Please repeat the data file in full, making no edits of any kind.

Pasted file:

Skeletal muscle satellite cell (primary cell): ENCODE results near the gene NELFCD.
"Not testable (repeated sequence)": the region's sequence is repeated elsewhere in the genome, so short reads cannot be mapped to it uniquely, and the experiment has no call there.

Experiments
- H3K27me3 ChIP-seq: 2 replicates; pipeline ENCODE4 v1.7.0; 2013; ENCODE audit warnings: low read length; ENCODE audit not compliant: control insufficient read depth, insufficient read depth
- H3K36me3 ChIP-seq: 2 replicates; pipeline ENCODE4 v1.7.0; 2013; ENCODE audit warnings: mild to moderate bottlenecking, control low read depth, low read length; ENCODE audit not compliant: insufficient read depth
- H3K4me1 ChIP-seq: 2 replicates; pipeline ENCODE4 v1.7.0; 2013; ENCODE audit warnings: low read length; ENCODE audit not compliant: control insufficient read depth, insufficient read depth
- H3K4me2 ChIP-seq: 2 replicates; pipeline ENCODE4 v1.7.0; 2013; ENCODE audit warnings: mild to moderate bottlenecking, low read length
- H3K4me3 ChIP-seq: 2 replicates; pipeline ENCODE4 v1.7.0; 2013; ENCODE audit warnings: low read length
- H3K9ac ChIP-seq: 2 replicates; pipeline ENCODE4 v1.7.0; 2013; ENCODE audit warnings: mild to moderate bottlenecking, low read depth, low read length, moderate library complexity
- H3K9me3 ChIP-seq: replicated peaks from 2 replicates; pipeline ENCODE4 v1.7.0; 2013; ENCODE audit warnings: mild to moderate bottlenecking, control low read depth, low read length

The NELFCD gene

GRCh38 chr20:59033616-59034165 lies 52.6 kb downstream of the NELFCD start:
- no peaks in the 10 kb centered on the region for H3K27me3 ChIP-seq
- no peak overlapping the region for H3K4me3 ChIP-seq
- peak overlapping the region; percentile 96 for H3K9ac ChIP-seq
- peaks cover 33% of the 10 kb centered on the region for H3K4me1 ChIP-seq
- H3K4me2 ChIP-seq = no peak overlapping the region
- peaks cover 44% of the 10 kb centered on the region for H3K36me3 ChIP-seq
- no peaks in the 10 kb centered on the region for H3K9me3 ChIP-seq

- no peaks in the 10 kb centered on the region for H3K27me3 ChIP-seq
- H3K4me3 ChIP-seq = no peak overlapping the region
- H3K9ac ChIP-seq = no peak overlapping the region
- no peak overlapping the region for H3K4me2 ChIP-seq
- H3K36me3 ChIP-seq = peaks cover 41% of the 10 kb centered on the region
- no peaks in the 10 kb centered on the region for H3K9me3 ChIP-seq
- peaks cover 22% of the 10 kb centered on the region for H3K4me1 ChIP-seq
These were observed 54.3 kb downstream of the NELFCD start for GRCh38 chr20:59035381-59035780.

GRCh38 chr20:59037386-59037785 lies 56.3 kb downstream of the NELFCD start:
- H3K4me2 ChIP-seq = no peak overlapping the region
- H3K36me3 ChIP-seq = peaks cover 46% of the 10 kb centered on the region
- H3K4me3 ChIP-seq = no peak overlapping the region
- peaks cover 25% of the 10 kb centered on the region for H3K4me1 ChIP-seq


Skeletal muscle satellite cell (primary cell): ENCODE results near the gene NELFCD.
"Not testable (repeated sequence)": the region's sequence is repeated elsewhere in the genome, so short reads cannot be mapped to it uniquely, and the experiment has no call there.

Experiments
- H3K27me3 ChIP-seq: 2 replicates; pipeline ENCODE4 v1.7.0; 2013; ENCODE audit warnings: low read length; ENCODE audit not compliant: control insufficient read depth, insufficient read depth
- H3K36me3 ChIP-seq: 2 replicates; pipeline ENCODE4 v1.7.0; 2013; ENCODE audit warnings: mild to moderate bottlenecking, control low read depth, low read length; ENCODE audit not compliant: insufficient read depth
- H3K4me1 ChIP-seq: 2 replicates; pipeline ENCODE4 v1.7.0; 2013; ENCODE audit warnings: low read length; ENCODE audit not compliant: control insufficient read depth, insufficient read depth
- H3K4me2 ChIP-seq: 2 replicates; pipeline ENCODE4 v1.7.0; 2013; ENCODE audit warnings: mild to moderate bottlenecking, low read length
- H3K4me3 ChIP-seq: 2 replicates; pipeline ENCODE4 v1.7.0; 2013; ENCODE audit warnings: low read length
- H3K9ac ChIP-seq: 2 replicates; pipeline ENCODE4 v1.7.0; 2013; ENCODE audit warnings: mild to moderate bottlenecking, low read depth, low read length, moderate library complexity
- H3K9me3 ChIP-seq: replicated peaks from 2 replicates; pipeline ENCODE4 v1.7.0; 2013; ENCODE audit warnings: mild to moderate bottlenecking, control low read depth, low read length

The NELFCD gene

GRCh38 chr20:59033616-59034165 lies 52.6 kb downstream of the NELFCD start:
- no peaks in the 10 kb centered on the region for H3K27me3 ChIP-seq
- no peak overlapping the region for H3K4me3 ChIP-seq
- peak overlapping the region; percentile 96 for H3K9ac ChIP-seq
- peaks cover 33% of the 10 kb centered on the region for H3K4me1 ChIP-seq
- H3K4me2 ChIP-seq = no peak overlapping the region
- peaks cover 44% of the 10 kb centered on the region for H3K36me3 ChIP-seq
- no peaks in the 10 kb centered on the region for H3K9me3 ChIP-seq

- no peaks in the 10 kb centered on the region for H3K27me3 ChIP-seq
- H3K4me3 ChIP-seq = no peak overlapping the region
- H3K9ac ChIP-seq = no peak overlapping the region
- no peak overlapping the region for H3K4me2 ChIP-seq
- H3K36me3 ChIP-seq = peaks cover 41% of the 10 kb centered on the region
- no peaks in the 10 kb centered on the region for H3K9me3 ChIP-seq
- peaks cover 22% of the 10 kb centered on the region for H3K4me1 ChIP-seq
These were observed 54.3 kb downstream of the NELFCD start for GRCh38 chr20:59035381-59035780.

GRCh38 chr20:59037386-59037785 lies 56.3 kb downstream of the NELFCD start:
- H3K4me2 ChIP-seq = no peak overlapping the region
- H3K36me3 ChIP-seq = peaks cover 46% of the 10 kb centered on the region
- H3K4me3 ChIP-seq = no peak overlapping the region
- peaks cover 25% of the 10 kb centered on the region for H3K4me1 ChIP-seq